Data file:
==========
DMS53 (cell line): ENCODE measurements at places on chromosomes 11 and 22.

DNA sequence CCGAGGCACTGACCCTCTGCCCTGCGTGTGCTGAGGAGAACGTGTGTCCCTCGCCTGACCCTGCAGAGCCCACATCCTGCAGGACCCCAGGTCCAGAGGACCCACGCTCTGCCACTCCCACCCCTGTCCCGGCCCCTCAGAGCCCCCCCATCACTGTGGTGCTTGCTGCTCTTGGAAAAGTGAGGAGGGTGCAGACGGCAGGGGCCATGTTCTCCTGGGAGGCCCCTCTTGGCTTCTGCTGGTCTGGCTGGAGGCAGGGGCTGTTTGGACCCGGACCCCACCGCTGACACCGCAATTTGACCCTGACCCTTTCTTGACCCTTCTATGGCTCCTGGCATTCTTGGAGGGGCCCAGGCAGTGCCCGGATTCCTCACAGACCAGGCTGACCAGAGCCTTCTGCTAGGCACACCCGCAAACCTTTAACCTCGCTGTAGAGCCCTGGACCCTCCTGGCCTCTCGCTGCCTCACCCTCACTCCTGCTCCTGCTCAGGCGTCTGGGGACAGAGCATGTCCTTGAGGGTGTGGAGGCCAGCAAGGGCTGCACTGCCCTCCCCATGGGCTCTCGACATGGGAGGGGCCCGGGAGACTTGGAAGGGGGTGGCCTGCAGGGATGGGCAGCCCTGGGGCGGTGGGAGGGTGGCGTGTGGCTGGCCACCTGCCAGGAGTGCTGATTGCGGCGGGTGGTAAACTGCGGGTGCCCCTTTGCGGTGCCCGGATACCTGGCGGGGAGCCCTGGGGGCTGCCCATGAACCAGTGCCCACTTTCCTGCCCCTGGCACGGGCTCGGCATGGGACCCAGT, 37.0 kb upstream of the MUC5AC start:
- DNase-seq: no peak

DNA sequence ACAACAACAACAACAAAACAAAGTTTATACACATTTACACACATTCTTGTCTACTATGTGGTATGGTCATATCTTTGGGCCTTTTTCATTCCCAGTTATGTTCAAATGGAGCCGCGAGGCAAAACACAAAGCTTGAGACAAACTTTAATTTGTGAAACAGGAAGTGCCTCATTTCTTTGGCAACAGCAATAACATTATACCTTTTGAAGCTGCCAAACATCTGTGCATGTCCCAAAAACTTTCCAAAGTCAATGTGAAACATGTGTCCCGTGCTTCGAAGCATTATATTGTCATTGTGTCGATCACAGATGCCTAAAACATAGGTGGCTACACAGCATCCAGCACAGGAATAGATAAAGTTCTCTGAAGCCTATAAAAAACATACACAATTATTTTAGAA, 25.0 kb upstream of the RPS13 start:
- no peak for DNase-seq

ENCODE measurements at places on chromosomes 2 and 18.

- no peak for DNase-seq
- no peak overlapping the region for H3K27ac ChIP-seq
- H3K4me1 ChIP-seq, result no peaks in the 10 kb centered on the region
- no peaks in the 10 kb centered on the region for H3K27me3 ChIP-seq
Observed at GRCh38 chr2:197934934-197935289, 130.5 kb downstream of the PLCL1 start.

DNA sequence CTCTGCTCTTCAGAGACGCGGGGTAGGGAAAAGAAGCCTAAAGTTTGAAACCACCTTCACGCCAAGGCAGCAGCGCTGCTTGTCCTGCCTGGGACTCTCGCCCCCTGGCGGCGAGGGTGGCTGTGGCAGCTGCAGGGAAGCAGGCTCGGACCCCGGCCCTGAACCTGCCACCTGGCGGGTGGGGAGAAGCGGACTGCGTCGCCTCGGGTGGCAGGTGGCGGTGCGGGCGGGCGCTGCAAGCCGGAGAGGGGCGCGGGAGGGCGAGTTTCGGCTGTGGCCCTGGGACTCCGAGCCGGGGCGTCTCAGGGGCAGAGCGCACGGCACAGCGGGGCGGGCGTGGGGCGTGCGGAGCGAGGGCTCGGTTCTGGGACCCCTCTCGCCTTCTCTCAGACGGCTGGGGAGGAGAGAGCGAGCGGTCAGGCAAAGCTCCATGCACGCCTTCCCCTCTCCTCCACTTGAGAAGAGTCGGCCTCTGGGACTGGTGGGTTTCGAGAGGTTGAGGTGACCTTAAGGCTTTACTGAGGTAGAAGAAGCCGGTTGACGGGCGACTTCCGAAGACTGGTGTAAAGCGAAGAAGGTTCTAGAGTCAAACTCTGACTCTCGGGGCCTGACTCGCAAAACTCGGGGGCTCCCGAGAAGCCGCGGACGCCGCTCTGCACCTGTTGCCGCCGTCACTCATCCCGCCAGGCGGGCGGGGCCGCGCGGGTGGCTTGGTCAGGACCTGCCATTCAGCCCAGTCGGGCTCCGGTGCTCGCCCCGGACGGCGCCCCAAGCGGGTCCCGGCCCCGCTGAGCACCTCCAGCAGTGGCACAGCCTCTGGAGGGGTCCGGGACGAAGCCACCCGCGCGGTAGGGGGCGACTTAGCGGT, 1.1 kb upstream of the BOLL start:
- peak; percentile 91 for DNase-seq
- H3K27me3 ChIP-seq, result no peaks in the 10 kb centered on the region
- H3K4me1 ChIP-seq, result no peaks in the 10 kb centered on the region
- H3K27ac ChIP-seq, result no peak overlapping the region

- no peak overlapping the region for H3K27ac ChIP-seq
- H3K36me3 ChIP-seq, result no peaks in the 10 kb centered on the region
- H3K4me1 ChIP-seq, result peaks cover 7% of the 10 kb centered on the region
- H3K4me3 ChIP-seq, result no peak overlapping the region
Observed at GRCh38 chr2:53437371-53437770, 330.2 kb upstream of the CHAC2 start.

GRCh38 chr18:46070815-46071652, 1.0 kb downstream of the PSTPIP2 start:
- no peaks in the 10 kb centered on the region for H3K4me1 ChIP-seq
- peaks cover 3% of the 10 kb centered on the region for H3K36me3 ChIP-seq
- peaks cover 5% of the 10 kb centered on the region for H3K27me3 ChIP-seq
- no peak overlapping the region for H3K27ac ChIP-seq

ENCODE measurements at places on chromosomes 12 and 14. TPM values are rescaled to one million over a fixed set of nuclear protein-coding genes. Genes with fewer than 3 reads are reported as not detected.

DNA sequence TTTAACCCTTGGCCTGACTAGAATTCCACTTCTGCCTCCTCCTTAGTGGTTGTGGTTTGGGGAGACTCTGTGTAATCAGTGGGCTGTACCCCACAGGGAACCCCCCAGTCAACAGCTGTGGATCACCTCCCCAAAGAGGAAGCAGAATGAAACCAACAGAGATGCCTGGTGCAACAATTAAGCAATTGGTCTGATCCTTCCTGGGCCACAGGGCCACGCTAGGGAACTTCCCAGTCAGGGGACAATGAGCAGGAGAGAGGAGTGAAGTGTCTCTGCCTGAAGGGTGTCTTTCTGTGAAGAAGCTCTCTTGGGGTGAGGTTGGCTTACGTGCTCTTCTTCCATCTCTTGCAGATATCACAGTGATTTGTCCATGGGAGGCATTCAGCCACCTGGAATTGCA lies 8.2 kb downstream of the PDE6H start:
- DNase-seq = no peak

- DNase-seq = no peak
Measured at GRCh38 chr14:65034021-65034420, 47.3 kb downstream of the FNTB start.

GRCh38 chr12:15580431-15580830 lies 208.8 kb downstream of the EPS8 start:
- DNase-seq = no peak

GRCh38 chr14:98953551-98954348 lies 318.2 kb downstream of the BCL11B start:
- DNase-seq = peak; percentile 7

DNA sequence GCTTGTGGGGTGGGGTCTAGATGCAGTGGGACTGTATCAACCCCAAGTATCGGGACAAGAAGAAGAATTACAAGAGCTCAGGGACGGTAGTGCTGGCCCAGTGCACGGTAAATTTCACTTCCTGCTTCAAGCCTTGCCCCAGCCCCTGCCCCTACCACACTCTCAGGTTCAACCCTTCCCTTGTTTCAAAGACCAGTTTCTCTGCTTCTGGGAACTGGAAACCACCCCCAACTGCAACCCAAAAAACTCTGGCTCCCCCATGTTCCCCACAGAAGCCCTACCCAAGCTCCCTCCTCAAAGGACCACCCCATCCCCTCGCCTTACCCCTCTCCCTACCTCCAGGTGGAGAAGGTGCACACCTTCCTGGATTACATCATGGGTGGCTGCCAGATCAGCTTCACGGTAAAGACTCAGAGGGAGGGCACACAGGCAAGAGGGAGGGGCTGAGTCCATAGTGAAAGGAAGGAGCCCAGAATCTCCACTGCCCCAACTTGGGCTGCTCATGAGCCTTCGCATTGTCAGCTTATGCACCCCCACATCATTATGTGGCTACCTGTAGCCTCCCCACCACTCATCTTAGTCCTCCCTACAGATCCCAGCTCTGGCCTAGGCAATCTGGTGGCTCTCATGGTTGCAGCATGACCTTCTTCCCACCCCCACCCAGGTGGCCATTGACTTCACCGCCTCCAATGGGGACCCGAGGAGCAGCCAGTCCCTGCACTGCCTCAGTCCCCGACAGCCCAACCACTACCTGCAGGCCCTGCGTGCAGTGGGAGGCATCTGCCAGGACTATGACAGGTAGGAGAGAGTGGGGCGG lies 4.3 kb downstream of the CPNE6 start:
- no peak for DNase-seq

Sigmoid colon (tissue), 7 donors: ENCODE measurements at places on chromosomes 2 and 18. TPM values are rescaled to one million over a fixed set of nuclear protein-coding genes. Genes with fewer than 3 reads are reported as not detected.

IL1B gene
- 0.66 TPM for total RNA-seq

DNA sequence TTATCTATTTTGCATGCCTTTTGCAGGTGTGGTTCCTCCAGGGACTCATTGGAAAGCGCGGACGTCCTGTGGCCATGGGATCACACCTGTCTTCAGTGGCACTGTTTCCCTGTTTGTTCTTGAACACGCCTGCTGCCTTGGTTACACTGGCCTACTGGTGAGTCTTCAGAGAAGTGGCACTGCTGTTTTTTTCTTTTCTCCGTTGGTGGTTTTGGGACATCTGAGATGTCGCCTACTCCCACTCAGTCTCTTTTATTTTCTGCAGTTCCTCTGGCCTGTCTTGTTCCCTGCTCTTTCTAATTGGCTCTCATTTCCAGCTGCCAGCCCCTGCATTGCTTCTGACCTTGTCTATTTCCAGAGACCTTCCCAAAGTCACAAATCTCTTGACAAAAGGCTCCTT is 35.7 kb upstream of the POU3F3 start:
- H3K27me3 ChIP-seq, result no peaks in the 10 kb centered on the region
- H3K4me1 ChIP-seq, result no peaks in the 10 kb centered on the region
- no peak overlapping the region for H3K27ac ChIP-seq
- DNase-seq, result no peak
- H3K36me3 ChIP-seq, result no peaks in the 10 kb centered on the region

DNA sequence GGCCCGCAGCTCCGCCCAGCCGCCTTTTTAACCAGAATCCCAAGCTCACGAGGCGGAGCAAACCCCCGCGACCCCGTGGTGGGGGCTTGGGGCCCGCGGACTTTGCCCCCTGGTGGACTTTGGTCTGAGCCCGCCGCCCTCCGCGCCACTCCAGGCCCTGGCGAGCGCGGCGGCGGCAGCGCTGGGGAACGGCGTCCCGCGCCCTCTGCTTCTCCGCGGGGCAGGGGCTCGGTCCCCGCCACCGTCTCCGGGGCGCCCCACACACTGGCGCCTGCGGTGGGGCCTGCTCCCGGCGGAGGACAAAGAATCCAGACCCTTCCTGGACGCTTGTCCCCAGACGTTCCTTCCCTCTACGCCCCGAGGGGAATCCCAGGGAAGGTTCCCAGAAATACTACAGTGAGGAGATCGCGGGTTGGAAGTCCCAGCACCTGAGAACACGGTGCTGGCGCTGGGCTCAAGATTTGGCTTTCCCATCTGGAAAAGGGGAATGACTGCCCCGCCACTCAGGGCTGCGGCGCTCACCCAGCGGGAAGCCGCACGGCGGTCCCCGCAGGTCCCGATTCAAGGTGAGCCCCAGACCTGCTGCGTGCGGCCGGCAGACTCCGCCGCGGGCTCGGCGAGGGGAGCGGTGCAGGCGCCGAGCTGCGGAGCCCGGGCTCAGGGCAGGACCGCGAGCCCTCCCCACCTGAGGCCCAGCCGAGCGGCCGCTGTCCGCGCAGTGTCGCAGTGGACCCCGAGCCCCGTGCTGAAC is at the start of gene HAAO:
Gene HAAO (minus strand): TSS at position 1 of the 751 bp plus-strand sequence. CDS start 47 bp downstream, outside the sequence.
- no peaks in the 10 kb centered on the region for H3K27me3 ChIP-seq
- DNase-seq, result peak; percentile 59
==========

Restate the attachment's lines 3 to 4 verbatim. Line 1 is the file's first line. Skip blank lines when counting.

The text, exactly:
- DNase-seq: no peak

DNA sequence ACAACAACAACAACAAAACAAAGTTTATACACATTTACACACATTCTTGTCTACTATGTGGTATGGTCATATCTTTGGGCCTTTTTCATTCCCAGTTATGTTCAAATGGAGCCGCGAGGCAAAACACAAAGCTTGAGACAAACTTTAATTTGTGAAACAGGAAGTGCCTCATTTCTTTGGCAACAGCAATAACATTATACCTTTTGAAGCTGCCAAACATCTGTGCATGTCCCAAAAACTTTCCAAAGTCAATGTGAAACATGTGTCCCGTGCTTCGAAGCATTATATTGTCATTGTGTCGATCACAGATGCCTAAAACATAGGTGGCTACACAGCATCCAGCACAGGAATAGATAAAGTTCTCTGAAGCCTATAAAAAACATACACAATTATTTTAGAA, 25.0 kb upstream of the RPS13 start: